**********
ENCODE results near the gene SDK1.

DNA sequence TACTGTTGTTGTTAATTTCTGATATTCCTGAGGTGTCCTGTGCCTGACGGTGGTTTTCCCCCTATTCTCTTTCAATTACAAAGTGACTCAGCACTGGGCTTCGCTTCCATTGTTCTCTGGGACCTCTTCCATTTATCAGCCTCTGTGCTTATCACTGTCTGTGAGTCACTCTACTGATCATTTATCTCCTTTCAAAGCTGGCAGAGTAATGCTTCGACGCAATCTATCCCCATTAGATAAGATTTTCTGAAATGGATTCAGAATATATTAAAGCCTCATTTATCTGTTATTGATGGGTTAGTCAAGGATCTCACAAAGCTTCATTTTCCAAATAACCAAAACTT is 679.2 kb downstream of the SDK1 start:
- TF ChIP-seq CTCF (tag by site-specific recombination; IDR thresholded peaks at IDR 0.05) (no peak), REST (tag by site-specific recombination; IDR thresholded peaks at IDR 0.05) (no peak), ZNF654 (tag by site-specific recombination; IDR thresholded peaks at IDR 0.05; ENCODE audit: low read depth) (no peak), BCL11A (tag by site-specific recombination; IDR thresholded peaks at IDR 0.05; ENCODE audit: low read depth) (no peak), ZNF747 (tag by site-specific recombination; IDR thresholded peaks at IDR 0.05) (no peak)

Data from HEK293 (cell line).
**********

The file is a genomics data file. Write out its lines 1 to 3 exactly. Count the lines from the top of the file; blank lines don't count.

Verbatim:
ENCODE results near the gene SDK1.

DNA sequence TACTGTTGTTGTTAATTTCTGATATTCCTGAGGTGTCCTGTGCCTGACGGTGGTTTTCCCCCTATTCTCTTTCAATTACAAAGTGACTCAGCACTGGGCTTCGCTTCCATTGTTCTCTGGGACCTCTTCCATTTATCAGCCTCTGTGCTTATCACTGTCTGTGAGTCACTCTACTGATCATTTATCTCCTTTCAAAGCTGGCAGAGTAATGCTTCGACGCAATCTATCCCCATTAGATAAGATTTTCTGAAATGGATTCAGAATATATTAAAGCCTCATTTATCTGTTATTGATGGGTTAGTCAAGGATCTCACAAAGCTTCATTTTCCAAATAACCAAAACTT is 679.2 kb downstream of the SDK1 start:
- TF ChIP-seq CTCF (tag by site-specific recombination; IDR thresholded peaks at IDR 0.05) (no peak), REST (tag by site-specific recombination; IDR thresholded peaks at IDR 0.05) (no peak), ZNF654 (tag by site-specific recombination; IDR thresholded peaks at IDR 0.05; ENCODE audit: low read depth) (no peak), BCL11A (tag by site-specific recombination; IDR thresholded peaks at IDR 0.05; ENCODE audit: low read depth) (no peak), ZNF747 (tag by site-specific recombination; IDR thresholded peaks at IDR 0.05) (no peak)